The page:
Introduction, Difficulty Level and Needed Tools
Light switches of course control power to light fixtures on a straightforward "on and off" basis. However, dimmers vary the amount of voltage or the duration a lamp receives power, thereby varying the light output of the bulb.
Dimmers of old operated using a rheostat which was a large variable resistor. As you increased resistance in the rheostat, voltage to the lamp was decreased and the energy that would have gone to a brighter light wound up as wasted heat energy in the dimmer.
But times have changed and now we use electronic dimmers. Electronic dimmers such as those made by Lutron® and Leviton® use a cool little device called a Triac. A TRIAC is a three terminal, solid state electronic switch or relay that quickly turns power to a lamp on and off up to 120 times per second. Since this power sequencing occurs so fast, it is not perceptible to the naked eye. Other benefits are that it generates very little heat and saves energy. Tricky little Triac!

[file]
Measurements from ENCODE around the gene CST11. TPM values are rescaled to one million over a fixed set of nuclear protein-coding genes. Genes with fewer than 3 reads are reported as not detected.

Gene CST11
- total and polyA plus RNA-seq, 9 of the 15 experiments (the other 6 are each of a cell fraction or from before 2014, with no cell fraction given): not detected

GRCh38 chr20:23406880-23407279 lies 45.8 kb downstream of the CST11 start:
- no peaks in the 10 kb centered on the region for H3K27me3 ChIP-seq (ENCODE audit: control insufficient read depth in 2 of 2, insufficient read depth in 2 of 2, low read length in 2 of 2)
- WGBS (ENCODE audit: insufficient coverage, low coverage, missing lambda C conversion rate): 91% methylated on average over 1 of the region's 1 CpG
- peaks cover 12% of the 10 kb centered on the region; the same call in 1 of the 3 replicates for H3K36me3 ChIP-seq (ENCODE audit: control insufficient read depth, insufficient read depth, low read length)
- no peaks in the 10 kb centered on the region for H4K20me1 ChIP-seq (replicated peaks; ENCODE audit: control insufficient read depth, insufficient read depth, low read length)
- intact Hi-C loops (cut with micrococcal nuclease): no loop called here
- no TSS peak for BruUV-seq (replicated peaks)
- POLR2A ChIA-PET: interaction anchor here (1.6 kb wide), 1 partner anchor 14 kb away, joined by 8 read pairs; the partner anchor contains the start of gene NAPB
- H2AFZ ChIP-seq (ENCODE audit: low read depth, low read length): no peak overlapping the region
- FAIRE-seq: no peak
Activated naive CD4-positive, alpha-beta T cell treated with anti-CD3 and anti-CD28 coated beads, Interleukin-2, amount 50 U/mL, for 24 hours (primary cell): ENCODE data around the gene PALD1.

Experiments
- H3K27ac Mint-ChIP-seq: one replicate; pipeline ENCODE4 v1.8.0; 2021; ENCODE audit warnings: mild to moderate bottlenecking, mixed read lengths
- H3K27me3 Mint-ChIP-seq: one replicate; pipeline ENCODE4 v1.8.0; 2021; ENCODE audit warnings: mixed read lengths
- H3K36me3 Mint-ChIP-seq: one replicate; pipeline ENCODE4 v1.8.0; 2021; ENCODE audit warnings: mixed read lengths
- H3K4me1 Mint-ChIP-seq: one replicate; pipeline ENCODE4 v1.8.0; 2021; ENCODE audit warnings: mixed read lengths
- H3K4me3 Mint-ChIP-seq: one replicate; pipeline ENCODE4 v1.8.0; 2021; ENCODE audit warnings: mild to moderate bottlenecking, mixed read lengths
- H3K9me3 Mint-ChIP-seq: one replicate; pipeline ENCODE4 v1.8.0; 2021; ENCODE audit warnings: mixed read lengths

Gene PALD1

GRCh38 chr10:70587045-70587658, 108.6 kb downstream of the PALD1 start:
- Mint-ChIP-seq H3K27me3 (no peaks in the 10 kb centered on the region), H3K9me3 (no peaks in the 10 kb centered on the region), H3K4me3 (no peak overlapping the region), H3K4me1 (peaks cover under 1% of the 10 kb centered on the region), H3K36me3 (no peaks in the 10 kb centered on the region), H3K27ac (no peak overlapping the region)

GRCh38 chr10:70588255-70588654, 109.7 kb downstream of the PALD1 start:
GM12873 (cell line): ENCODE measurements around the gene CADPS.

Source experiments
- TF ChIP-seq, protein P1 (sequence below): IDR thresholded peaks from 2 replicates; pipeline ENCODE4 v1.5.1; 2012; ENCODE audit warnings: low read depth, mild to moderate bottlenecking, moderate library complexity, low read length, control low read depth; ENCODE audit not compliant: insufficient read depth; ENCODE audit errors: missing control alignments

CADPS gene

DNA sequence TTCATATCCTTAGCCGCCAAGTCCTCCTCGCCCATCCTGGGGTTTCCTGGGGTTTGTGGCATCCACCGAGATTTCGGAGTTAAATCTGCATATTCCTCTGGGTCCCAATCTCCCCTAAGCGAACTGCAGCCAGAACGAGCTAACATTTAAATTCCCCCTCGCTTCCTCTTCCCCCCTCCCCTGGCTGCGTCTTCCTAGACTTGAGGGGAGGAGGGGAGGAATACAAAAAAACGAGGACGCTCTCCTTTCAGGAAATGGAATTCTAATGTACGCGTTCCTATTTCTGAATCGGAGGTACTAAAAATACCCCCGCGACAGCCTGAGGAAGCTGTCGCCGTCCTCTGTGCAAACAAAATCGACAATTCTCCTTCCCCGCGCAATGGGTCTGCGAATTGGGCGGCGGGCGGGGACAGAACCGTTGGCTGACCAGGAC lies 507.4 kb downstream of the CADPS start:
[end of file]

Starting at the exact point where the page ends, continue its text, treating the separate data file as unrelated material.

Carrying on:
So read on! This tutorial walks you through the steps of replacing a single pole switch with an electronic dimmer using incandescent or halogen lighting. You can do it easily, create mood lighting and save energy in one easy project.
NOTE: If you have a standard compact fluorescent lamp (CFL) then sorry, that lighting will not work with a dimmer. If you want to dim a CFL you need a special dimmable CFL and they run about $10 to $20 depending on the wattage. Oh, and if you want to use a dimmable CFL, please read the tutorial on 12 steps to clean up a broken CFL bulb.